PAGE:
lordmongrove

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Call me an old cynic, but I'm not convinced by a couple of samples of DNA that could presumably have originated from any animal and which have each only been examined by a single lab. At this stage, after so many years of sightings and so little convincing evidence, for anything to be conclusive it needs to withstand the highest scientific rigour.
That's why we wanted to get hold of the French sample to replicate the tests but the morons had destroyed them. I'm hoping something can be done with the sample in the UK but i have no idea who has it.
 

Coastaljames

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That's why we wanted to get hold of the French sample to replicate the tests but the morons had destroyed them.

There is a long history of bigfoot "evidence" being accidently destroyed, misplaced, lost in transit. I think this leads to some interesting questions.


Worthy of note - historically, items that people claim the faerie folk gifted them were also claimed to simply disappear after a time.

Items that people claim UFO occupants gifted them, or were taken from craft, were also claimed to simply disappear, or be stolen, or lost.


"Evidence" of many aspects of paranormal phenomena very often go poof, in a puff of smoke. And vanish in one way or another.

Worth thinking about.
 

lordmongrove

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There is a long history of bigfoot "evidence" being accidently destroyed, misplaced, lost in transit. I think this leads to some interesting questions.


Worthy of note - historically, items that people claim the faerie folk gifted them were also claimed to simply disappear after a time.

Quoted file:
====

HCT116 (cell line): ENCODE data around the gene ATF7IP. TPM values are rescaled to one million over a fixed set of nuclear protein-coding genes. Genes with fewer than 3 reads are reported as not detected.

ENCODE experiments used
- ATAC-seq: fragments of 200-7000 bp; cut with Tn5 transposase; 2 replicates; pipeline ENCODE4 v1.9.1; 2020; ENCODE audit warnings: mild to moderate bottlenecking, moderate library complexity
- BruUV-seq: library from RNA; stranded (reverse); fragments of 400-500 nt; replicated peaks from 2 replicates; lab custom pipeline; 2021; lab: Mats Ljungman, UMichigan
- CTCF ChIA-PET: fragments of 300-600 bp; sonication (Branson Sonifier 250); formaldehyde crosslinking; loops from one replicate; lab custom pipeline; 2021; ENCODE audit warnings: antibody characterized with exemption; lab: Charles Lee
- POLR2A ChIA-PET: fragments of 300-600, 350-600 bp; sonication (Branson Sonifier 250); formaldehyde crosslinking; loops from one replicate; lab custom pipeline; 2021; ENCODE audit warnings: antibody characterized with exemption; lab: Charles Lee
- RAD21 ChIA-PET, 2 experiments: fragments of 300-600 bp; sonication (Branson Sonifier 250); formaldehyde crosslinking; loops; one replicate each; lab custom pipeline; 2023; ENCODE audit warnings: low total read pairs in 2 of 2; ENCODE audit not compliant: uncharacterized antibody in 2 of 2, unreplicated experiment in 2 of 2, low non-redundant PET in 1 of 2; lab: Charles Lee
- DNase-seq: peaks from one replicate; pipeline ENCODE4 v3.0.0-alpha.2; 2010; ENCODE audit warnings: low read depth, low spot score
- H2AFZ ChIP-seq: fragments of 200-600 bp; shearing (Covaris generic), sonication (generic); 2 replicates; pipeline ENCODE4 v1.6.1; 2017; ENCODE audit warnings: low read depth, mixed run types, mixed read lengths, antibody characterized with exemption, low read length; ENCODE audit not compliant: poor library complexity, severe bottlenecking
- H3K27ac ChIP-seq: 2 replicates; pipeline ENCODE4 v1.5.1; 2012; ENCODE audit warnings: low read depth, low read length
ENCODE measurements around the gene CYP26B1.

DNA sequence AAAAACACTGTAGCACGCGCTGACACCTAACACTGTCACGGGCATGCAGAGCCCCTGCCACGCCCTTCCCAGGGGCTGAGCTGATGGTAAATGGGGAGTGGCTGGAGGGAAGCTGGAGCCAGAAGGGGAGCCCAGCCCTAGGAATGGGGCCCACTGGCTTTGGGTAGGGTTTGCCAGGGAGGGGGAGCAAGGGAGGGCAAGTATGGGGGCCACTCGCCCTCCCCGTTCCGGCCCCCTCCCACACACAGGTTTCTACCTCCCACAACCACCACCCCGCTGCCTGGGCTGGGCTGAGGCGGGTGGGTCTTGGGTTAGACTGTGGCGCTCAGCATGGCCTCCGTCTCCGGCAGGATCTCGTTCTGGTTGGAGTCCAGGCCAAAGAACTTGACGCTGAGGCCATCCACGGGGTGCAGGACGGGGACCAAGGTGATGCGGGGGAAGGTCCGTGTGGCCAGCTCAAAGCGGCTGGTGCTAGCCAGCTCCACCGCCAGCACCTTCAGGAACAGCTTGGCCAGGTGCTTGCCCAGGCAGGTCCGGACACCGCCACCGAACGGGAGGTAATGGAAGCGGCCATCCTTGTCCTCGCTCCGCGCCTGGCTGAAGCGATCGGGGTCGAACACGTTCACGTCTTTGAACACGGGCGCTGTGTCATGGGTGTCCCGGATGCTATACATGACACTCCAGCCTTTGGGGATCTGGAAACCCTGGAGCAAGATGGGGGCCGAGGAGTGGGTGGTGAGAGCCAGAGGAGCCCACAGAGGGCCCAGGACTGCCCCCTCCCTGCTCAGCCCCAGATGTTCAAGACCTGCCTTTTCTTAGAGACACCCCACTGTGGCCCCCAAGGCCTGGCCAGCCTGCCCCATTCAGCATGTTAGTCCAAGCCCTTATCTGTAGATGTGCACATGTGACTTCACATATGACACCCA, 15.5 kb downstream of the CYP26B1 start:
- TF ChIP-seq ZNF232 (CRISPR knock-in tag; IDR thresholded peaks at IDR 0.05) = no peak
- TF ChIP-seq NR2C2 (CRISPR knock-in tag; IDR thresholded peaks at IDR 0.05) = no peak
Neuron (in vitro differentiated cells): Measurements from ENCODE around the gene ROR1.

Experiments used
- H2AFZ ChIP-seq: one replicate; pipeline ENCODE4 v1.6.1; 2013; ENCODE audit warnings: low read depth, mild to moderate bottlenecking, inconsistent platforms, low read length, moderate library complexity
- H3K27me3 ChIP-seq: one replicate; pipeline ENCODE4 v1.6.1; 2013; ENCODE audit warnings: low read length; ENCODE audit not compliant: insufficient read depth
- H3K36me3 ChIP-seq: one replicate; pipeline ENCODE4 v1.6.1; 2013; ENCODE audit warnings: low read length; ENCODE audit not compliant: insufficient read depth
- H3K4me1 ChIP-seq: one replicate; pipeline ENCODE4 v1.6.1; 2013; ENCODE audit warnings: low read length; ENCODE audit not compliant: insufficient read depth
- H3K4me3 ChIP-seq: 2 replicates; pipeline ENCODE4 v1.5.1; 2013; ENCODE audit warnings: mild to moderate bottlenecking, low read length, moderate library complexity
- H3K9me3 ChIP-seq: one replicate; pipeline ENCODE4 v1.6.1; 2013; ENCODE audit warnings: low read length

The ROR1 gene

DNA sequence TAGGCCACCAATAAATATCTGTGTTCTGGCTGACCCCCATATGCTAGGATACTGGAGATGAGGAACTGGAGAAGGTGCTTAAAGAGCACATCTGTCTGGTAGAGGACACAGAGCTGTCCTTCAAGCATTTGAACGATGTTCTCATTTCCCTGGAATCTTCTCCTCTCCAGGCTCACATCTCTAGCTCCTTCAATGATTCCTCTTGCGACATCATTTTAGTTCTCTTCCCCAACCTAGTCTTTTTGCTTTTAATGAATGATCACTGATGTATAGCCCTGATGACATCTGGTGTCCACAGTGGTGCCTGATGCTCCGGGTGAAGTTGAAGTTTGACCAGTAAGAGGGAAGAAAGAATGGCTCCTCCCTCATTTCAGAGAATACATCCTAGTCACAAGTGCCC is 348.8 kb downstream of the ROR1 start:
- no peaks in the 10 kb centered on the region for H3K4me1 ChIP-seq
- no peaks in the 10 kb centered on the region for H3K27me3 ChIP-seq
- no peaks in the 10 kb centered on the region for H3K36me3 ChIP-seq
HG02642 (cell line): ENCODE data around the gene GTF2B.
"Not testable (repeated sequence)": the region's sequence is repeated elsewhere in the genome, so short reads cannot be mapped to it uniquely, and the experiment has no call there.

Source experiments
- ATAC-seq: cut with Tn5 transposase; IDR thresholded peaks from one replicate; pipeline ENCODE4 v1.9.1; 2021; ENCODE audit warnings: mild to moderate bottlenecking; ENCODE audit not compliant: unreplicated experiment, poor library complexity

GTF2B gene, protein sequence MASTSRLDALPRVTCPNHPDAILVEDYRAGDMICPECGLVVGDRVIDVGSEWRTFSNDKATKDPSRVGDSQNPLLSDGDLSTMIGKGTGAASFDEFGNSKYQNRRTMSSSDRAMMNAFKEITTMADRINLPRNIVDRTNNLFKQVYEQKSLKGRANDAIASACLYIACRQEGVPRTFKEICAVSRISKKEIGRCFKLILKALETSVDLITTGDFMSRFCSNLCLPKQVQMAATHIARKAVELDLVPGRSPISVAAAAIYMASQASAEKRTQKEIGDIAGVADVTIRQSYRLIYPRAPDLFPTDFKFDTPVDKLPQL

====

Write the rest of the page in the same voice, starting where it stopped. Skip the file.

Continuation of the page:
Items that people claim UFO occupants gifted them, or were taken from craft, were also claimed to simply disappear, or be stolen, or lost.


"Evidence" of many aspects of paranormal phenomena very often go poof, in a puff of smoke. And vanish in one way or another.

Worth thinking about.
Items from faeries and UFO occupants were never examined in labs by respected scientists and declared real.
 

Coastaljames

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Items from faeries and UFO occupants were never examined in labs by respected scientists and declared real.

Real? What bigfoot "evidence" has been examined in labs and declared real?

I have absolutely no doubt you will provde me with lots.


But none of that takes anything away from the original point I made.
 

lordmongrove

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Real? What bigfoot "evidence" has been examined in labs and declared real?

I have absolutely no doubt you will provde me with lots.


But none of that takes anything away from the original point I made.
Two respected geneticists examined samples of eDNA and mitochondrial DNA. The former, taken from a Himalayan pool shared 98% of its DNA with modern man, making it as closely related to us as a gorilla is, suggesting it's owner was a great ape, a creature unknown in the area. The latter was found to be from an 'unknown hominin' meaning a relation of one of the ancestors of man and more closely related to us than the apes.
 

Endlessly Amazed

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Real? What bigfoot "evidence" has been examined in labs and declared real?

I have absolutely no doubt you will provde me with lots.


But none of that takes anything away from the original point I made.